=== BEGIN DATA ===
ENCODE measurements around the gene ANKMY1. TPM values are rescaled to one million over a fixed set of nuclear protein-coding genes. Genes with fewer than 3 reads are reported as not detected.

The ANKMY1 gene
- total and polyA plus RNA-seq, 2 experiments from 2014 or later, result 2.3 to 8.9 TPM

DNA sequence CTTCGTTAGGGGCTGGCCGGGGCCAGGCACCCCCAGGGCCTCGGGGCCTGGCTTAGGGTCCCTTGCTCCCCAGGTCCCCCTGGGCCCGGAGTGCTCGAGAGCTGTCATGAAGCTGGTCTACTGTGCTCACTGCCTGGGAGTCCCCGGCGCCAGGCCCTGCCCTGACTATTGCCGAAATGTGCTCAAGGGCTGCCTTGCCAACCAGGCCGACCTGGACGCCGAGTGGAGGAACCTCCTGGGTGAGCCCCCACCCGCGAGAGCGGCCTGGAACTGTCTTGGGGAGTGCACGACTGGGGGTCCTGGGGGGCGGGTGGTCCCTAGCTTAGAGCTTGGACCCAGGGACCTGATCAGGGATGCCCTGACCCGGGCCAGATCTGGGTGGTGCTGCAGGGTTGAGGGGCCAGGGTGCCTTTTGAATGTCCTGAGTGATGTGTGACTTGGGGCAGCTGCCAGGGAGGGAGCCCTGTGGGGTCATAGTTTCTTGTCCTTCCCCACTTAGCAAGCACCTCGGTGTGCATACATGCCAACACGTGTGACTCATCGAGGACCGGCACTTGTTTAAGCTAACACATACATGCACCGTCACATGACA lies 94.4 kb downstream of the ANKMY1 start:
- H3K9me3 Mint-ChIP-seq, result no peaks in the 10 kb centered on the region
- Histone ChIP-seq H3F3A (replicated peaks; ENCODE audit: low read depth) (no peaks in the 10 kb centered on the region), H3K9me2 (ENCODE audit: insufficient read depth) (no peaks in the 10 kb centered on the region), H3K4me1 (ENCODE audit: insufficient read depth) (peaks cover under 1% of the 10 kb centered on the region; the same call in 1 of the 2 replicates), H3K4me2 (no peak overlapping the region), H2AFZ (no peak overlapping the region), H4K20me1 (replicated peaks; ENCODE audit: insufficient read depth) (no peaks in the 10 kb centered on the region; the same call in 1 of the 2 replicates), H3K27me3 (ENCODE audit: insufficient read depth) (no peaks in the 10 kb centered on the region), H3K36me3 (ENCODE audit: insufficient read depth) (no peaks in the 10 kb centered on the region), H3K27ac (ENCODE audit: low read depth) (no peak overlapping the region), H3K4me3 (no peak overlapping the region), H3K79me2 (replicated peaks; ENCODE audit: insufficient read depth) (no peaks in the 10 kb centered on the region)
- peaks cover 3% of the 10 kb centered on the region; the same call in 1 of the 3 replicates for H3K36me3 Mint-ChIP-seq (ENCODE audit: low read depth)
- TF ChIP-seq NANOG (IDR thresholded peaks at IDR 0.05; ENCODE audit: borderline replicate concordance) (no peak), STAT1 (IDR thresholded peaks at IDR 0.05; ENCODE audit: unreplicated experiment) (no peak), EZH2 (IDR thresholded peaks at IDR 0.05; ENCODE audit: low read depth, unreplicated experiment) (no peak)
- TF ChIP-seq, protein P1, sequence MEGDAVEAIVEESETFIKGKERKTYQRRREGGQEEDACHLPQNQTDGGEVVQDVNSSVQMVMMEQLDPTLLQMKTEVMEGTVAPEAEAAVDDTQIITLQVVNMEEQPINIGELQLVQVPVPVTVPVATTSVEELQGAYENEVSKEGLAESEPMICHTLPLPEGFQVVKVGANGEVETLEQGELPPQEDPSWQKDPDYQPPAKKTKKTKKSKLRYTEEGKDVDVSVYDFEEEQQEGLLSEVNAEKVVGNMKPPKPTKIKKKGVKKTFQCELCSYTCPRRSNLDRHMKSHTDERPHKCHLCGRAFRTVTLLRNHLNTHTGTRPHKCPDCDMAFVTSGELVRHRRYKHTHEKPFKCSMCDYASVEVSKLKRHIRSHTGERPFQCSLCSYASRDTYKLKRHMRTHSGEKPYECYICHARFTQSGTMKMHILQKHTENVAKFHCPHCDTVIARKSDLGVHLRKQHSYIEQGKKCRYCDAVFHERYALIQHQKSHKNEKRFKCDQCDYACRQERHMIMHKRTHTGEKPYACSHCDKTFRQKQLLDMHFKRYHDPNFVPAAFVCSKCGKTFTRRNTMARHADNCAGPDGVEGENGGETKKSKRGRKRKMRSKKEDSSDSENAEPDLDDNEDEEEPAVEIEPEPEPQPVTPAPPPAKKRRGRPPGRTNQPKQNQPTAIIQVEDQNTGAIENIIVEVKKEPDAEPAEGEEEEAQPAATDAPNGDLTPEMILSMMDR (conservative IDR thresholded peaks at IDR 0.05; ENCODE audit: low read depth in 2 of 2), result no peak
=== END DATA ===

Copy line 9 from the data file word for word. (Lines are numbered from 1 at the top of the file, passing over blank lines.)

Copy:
- TF ChIP-seq, protein P1, sequence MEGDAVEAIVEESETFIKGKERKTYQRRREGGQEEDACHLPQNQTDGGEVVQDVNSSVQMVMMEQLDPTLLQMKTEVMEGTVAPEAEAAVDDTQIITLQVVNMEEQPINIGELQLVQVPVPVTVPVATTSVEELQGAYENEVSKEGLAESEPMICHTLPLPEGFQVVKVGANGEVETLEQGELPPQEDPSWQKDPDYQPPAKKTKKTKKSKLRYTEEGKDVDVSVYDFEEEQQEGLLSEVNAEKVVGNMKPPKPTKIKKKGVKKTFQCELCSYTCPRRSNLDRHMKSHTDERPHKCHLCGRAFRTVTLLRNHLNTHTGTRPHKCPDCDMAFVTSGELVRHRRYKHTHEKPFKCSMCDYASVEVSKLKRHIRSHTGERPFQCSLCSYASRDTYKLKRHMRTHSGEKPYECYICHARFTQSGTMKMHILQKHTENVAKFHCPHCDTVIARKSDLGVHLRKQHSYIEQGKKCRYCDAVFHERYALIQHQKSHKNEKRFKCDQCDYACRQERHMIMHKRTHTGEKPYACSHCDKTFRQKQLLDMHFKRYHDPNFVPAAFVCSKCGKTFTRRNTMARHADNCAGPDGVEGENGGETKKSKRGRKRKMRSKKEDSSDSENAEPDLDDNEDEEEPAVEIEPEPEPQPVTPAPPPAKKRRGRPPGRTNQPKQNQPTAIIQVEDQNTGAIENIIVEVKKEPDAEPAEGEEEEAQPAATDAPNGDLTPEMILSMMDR (conservative IDR thresholded peaks at IDR 0.05; ENCODE audit: low read depth in 2 of 2), result no peak